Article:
I was not going to post this as it didn't really seem appropriate for a birding blog but after seeing a great write up by Josh Vandermeulen http://joshvandermeulen.blogspot.ca/2016/09/alan-wormington-1954-2016.html I decided writing about a great birder was OK for a birding blog.
Alan Wormington was not known to many birdwatchers in Newfoundland. He was an Ontario birder. Alan died at 62 years old on 3 September 2016 where he lived in Leamington, the closest town to Point. Pelee. It was cancer. He was an intense person who spent more time looking at birds, looking for birds, thinking about birds than perhaps any other Canadian. When birdwatching is your life every day for close to fifty years the knowledge accumulates. It begins to concentrate and purify, maybe it ferments a little and ages like a fine rare scotch. Thoughts about birds become clearer. New ideas rise to the top. Alan understood the birds of Ontario in a way unmatched by anyone.
I do not remember the first time I met Alan but in the early 1970s we were both teenage birders going to Ontario high schools, or supposed to be. We went on a Thanksgiving Weekend birding trip to New Jersey. Tom Hince and I took a bus from Ottawa (where I lived until 1973) to Kingston and met up with Alan and Mark Jennings both from Hamilton at the time. In Alan’s tin box Toyota we drove through the night to New Jersey and spent a great three days birding Cape May and Brigantine. On the way home we drove through New York City to see a few sights and stop for a pizza. It was well into the night when the car broke down in downtown NYC. Somehow we got it towed to an afterhours garage. We spent the next 48 hours waiting for the car to be repaired while sleeping at the YMCA by night and birding at Central Park and Jamaica Bay National Wildlife refuge by day with just enough money for a one street vendor frankfurter per day. Finally the car was drivable. Soon as we got back into Canada Alan dumped Tom and I off on highway #401 to hitchhike back to Ottawa because it was mid-October and the winds were east. It was going to be a good day for jaeger-watching in Hamilton. He would miss that if he drove us back to Ottawa. Such was ‘The Worm’. Hard-nosed when it came to feeding his interest in birds but completely open when it came to sharing the knowledge.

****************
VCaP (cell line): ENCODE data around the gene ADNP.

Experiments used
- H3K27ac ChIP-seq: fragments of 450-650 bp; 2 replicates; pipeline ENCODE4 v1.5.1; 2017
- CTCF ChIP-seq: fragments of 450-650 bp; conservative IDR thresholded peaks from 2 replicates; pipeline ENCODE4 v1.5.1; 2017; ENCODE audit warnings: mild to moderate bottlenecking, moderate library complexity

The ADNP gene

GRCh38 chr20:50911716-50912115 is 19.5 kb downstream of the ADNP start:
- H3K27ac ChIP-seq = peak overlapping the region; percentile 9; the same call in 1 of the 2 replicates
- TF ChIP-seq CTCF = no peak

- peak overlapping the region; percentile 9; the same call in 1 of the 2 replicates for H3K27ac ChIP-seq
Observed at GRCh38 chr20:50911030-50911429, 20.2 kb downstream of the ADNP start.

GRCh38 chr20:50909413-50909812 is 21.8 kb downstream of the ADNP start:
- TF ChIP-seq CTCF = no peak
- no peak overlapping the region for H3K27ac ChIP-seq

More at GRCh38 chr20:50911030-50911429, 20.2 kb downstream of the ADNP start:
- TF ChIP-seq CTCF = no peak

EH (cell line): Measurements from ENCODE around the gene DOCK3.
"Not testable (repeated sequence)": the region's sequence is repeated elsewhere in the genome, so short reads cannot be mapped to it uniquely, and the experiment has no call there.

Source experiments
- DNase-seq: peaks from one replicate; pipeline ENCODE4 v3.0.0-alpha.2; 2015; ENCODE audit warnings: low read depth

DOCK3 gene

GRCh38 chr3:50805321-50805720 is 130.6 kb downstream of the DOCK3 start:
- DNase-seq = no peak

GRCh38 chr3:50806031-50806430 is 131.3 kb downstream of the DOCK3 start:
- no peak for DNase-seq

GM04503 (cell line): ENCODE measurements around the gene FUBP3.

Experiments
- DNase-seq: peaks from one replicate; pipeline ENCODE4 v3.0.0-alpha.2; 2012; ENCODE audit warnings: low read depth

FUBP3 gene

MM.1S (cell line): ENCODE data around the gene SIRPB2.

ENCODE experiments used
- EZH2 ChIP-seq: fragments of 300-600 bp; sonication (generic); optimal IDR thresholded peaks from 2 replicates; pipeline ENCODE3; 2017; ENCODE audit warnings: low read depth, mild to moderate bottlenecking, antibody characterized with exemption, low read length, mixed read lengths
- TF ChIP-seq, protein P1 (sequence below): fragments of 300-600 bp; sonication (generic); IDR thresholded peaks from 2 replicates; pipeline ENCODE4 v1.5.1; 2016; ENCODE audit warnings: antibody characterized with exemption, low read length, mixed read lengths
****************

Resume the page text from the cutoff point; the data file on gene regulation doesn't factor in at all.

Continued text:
I enjoyed reading Alan’s annual birds reports for Point Pelee. I was interested in the way he saw things. Sometimes it was a little hard to swallow what he was proclaiming even though you had a hunch he was probably right. For example one year there was an exceptional warm spell around Christmas triggering waterfowl from the south to fly north to the Pelee area. He labelled these ducks as record early spring arrivals for the Pelee area. Absurd isn’t it or was it? How could anyone call those spring arrivals in December? Wouldn’t those ducks go back south again when normal winter weather returned in January? Alan was free to say what he thought because he knew so much more than anyone else.
Alan was a birding pillar. Much of what he knew was passed on to his compatriot birders lucky enough to bird with him regularly at Point. Pelee. Apparently he was in the process of writing a book on The Birds of Point Pelee. I heard the book will be picked up and finished by others including another Father of Ontario birding Bob Curry. That should be a good book.
Alan you will be missed. I was going to ask you what you thought about Black-bellied Whistling Ducks occurrences in Canada. There were three photographed in Newfoundland in May 2016. I am guessing they were likely bona fide vagrants but how do you deal with the possibility of escapees in Ontario? And who am I going to tease when the next Townsend’s Warbler shows up in Newfoundland widening the illogical gap in total number seen in Newfoundland versus Ontario?
Next time I go to Point Pelee I will see a few people I know and hordes that I don’t but the place will be empty without an Alan Wormington. Bird migration will continue unabated spring and fall at Point Pelee. The birds will not care in the least if Alan Wormington is watching them or not. But we the human element will lose out on the cutting edge insight on bird migration at Point Pele without the advantage of Wormington vision.
Hah so you never did get a Ruffed Grouse on your Pelee list!?!?
Alan is gone. 1954-2016
Kevin McLaughlin - Alan Wormington - Bruce Mactavish at the tip of Point Pelee, Ontario in October 2004. Photo by Ross Harris.